Manganese (Mn) is an essential nutrient in humans, but excessive exposure to Mn may cause neurotoxicity. Despite homeostatic regulation, Mn concentrations in blood vary considerably among individuals. The authors evaluated if common single-nucleotide polymorphisms (SNPs) in SLC30A10, which likely encodes a Mn transporter, influence blood Mn concentrations and neurological function. The blood Mn concentrations were measured by ICP-MS or atomic absorption spectroscopy and genotyped two SLC30A10 non-coding SNPs (rs2275707 and rs12064812) by TaqMan PCR in cohorts from Bangladesh (N=406), the Argentinean Andes (N=198), and Italy (N=238). In addition, the authors measured SLC30A10 expression in whole blood by TaqMan PCR in a sub-group (N=101) from the Andean cohort, and neurological parameters (sway velocity and finger-tapping speed) in the Italian cohort. The rs2275707 variant allele was associated with increased Mn concentrations in the Andes (8%, p=0.027) and Italy (10.6%, p=0.012), but not as clear in Bangladesh (3.4%, p=0.21; linear regression analysis adjusted for age, gender, and plasma ferritin). This allele was also associated with increased sway velocity (15%, p=0.033; adjusted for age and sex) and reduced SLC30A10 expression (-24.6%, p=0.029). By contrast, the rs12064812 variant homozygous genotype was associated with reduced Mn concentrations, particularly in the Italian cohort (-18.4%, p=0.04), and increased finger-tapping speed (8.7%, p=0.025). The results show that common SNPs in SLC30A10 are associated with blood Mn concentrations in three unrelated cohorts and that their influence may be mediated by altered SLC30A10 expression. Moreover, the SNPs appeared to influence neurological functions independent of blood Mn concentrations, suggesting that SLC30A10 could regulate brain Mn levels.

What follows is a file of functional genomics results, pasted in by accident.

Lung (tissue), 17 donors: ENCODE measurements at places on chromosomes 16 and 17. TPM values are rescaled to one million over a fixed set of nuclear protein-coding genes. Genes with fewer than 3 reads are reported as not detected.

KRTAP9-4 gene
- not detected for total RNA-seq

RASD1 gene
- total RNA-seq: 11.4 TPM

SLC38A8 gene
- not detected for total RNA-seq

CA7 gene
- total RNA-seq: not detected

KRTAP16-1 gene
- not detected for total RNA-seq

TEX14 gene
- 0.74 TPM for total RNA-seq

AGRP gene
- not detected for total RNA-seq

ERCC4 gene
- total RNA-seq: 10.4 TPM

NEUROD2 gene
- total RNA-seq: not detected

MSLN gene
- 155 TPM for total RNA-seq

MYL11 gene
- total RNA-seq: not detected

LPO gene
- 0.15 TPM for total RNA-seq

Authors: Wahlberg K, Kippler M, Alhamdow A, Rahman SM, Smith DR, Vahter M, Lucchini R, Broberg K. ;Full Source: Toxicological Science. 2015 Dec 1. pii: kfv252. [Epub ahead of print] ;